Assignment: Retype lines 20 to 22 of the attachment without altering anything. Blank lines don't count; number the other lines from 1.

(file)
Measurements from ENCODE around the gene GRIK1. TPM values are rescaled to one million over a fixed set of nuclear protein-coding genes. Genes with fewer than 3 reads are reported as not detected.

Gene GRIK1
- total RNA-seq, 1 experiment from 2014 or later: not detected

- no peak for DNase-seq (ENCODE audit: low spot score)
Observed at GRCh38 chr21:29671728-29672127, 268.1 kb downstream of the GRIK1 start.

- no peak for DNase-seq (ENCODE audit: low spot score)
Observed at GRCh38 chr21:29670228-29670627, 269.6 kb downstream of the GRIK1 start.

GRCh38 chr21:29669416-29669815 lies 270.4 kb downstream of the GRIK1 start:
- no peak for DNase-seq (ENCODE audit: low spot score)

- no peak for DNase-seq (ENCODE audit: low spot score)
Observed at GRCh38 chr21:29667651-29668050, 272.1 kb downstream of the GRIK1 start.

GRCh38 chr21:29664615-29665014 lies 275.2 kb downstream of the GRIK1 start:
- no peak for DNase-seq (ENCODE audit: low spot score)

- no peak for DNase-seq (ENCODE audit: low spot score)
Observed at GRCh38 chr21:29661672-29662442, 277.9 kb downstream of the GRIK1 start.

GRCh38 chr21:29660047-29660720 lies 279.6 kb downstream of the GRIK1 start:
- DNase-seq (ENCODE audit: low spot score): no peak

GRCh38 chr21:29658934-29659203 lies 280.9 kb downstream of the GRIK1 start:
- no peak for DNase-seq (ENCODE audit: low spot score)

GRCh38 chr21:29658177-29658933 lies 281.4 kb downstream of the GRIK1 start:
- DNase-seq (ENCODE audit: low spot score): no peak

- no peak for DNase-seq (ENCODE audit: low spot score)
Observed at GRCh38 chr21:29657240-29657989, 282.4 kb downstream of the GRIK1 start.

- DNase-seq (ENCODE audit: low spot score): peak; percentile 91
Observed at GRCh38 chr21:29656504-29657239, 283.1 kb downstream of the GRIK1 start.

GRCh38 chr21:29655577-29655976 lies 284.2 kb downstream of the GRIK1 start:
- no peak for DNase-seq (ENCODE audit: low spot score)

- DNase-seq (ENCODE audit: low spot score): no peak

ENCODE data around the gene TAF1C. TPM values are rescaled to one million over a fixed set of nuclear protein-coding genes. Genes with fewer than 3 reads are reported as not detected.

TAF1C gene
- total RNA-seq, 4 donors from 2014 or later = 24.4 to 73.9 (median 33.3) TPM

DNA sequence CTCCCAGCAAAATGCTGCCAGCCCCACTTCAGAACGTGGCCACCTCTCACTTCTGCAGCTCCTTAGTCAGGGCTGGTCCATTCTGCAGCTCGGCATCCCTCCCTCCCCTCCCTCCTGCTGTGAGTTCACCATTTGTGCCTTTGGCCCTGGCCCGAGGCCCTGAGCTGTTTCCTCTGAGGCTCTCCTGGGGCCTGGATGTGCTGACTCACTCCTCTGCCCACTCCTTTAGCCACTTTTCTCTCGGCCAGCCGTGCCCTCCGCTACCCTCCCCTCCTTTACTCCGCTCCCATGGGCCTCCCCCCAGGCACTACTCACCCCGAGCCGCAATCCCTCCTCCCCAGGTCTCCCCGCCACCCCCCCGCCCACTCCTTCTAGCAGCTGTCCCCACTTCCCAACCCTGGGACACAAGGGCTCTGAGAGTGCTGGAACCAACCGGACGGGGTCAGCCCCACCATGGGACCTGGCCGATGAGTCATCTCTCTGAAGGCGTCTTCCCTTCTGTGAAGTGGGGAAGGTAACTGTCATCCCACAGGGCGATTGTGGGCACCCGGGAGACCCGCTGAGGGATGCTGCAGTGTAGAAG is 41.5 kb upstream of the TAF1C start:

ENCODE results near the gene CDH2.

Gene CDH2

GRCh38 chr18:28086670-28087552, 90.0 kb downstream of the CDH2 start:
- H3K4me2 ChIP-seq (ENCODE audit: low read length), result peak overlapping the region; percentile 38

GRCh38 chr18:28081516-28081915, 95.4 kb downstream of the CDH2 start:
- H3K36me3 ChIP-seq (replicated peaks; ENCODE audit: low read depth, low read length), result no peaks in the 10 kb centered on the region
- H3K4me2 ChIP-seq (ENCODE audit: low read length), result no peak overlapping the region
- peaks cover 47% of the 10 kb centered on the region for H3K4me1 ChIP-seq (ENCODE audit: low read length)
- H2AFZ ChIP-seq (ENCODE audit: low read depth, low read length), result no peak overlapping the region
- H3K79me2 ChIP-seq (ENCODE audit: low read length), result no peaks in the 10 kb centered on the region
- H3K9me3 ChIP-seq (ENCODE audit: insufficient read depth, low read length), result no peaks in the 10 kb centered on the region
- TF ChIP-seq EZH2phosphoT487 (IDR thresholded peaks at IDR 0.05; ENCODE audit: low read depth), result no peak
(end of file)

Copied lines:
GRCh38 chr21:29658177-29658933 lies 281.4 kb downstream of the GRIK1 start:
- DNase-seq (ENCODE audit: low spot score): no peak

- no peak for DNase-seq (ENCODE audit: low spot score)